39 in HISD fail to meet standard, but the district overall is still rated 'acceptable'
By JASON SPENCER, JANET ELLIOTT and JENNIFER RADCLIFFE
Copyright 2005 Houston Chronicle
Texas school leaders blame tougher test standards and shrinking budgets for causing many suburban school districts to lose their elite status with the latest accountability ratings released Monday.
School ratings were down across the state using this year's tougher passing standards on the Texas Assessment of Knowledge and Skills exam.
The ratings are based on TAKS scores, middle school dropout rates and four-year high school graduation rates.
Weak math and science scores and lack of improvement among special education students caused many of the schools to drop off the state's acceptable list.
In 2004, only 95 of the state's 7,908 schools received the lowest ratings. This year, that number nearly quadrupled to 364, or nearly 5 percent. And the number of regular school districts rated unacceptable now stands at 19, compared with four a year ago.
The number of Houston Independent School District campuses failing to meet minimal state standards nearly tripled to 39 this year. Still, HISD managed to hang onto its acceptable rating.
Texas Education Commissioner Shirley Neeley said the results were "mixed but not unexpected."
"One of the great benefits of the Texas accountability system — bottom line — is that it shines a public light on areas in which districts and schools need to work harder," she said.
Suburban school districts that had grown used to wearing the more respectable recognized rating, including Cypress-Fairbanks and Clear Creek, now find themselves among the overwhelming majority of Texas districts with the lesser acceptable label.
Funding squeeze blamed
Administrators in Cy-Fair and elsewhere blamed their struggles on declining state funding that has forced them to freeze positions and increase class sizes at a time when enrollment is growing.
"We've maintained the status quo in many, many areas," said Cy-Fair spokeswoman Kelli Durham.
More than half of the schools in the acceptable-rated Katy ISD earned recognized or exemplary ratings. Schools in Humble posted similar results, but that district sank to the unacceptable level because of a high dropout rate among middle schoolers. Galveston and Beaumont also got branded with the lowest possible rating.
Districts have until Aug. 19 to appeal their ratings and many, including Humble, plan to do so.
Humble administrators blamed their poor rating on an accidental overcount of dropouts.
"We have to do literally everything humanly possible to attempt to find out where the no-show students are," Superintendent Guy Sconzo said. "The thing that is frustrating is ... the label of academically unacceptable. I know that from the standpoint of student achievement, we're much better than academically unacceptable."
In Houston, unacceptable schools now account for 14 percent of the 281 rated campuses, up from 5 percent in 2004. And for the first time since 1995, the number of unacceptable HISD schools is higher than the combined number of exemplary and recognized campuses.
The percentage of unacceptable schools in HISD is higher than any other urban Texas school district. Dallas is the second-highest with 9 percent unacceptable, but nearly a quarter of that city's schools earned recognized or exemplary ratings.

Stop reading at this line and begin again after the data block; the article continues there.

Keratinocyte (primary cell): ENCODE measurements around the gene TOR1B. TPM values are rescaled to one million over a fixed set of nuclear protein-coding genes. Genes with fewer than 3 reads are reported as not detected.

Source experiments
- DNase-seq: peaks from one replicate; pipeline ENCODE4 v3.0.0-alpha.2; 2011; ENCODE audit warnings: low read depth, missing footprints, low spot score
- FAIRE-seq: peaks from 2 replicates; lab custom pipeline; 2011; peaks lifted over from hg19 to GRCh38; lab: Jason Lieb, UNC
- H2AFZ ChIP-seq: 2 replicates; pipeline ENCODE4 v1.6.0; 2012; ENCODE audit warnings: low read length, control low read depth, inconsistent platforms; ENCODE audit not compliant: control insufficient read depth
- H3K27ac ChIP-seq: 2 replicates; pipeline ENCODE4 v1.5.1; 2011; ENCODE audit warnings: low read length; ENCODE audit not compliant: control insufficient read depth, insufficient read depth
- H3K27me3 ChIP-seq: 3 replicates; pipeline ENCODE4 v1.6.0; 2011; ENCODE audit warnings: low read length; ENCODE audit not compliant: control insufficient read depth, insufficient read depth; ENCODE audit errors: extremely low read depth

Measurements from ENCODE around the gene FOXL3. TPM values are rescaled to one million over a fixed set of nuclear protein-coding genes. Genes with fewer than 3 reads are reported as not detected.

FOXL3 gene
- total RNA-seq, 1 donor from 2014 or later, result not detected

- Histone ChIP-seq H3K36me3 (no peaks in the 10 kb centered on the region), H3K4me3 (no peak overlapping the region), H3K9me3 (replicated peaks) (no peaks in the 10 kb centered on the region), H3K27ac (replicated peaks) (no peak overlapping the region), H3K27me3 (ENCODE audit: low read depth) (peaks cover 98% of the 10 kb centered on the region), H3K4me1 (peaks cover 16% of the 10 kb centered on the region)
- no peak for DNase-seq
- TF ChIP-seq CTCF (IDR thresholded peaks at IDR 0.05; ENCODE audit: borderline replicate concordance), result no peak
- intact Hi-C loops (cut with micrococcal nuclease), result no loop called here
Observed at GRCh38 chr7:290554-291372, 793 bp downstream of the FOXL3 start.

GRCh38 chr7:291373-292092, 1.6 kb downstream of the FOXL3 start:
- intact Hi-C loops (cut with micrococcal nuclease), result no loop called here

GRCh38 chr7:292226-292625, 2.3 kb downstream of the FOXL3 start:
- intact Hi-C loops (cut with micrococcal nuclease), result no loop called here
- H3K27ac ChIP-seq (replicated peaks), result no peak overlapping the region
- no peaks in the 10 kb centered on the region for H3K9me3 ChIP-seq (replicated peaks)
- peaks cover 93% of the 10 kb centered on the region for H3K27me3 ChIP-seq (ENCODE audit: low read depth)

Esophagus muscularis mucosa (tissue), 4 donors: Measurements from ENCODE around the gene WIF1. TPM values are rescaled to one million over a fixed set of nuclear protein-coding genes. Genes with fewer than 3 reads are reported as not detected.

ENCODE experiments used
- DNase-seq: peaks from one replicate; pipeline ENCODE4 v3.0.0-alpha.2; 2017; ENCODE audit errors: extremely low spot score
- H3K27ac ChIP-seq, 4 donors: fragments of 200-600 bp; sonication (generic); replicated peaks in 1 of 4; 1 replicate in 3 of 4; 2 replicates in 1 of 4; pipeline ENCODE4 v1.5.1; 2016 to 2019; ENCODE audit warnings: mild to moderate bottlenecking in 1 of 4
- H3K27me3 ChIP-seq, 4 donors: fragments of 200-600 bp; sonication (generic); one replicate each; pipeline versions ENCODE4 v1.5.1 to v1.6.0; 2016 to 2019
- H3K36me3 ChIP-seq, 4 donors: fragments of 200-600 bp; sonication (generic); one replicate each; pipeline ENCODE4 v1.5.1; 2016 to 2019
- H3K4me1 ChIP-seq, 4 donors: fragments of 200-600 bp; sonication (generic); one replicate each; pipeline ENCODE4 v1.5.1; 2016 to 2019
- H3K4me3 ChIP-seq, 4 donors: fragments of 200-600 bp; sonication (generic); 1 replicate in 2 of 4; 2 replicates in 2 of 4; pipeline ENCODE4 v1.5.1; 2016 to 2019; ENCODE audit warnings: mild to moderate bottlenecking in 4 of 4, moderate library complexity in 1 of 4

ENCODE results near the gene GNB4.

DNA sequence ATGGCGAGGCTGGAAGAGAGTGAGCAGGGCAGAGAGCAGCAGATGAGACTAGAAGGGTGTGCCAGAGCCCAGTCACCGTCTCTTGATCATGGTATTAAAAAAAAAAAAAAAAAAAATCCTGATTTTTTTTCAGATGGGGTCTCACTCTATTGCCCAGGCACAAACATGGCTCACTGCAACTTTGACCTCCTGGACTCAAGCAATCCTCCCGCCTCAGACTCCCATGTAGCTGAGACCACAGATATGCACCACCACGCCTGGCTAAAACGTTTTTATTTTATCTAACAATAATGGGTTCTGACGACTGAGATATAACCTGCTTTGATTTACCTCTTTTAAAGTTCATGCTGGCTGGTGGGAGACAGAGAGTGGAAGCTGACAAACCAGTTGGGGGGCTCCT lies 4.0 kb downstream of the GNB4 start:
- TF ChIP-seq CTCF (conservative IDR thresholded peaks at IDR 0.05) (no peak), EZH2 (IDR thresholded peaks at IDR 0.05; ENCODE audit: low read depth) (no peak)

"Our districtwide rating held steady," HISD Superintendent Abelardo Saavedra said in a written statement. "But overall, these results are not good enough, and everyone knows it. This should be a loud and clear signal that we must do better."
The news was better at Yates High School, which managed to get off the unacceptable list for the first time in recent years. Yates is among three HISD high schools undergoing a dramatic overhaul of its teaching staff this summer in a plan to improve the schools.
The acceptable rating proves the major changes at Yates were unnecessary, said Bill Miller, president of the Yates Parent-Teacher-Student Association.
"We knew Yates was not an unacceptable school," he said.
Principal George August said he still believes the staff overhaul was necessary to continue improving the school.
"There were some people who had become complacent and who had been reluctant to really give their best. There were some excellent teachers and we retained them," he said. "We still have a lot of work to do."
Charter schools also took a big hit in this year's accountability ratings.
Forty-two charter holders, or about 17 percent of schools, had unacceptable ratings, making them four times as likely as a traditional campus to be labeled with the state's lowest rating.
Public perception at risk
"We hope that this does not influence the public perception of charters," said Patsy O'Neill, executive director of the Resource Center for Charter Schools in San Antonio.
"Charters serve a higher percent of low income, minority, at-risk students, therefore, we expected that their TAKS passing rate would not equal the TAKS passing rate of traditional schools across the state."
Most Texas districts and campuses were rated acceptable. That meant their students had passing rates for each racial and economic group of at least 50 percent on reading/English language arts, writing and social studies; 35 percent on math; and 25 percent on science.
Those schools and districts also had to achieve passing rates of 50 percent on the alternative assessment for students with disabilities. High schools and districts needed completion rates of 75 percent or more, or an annual dropout rate of 1 percent or less.
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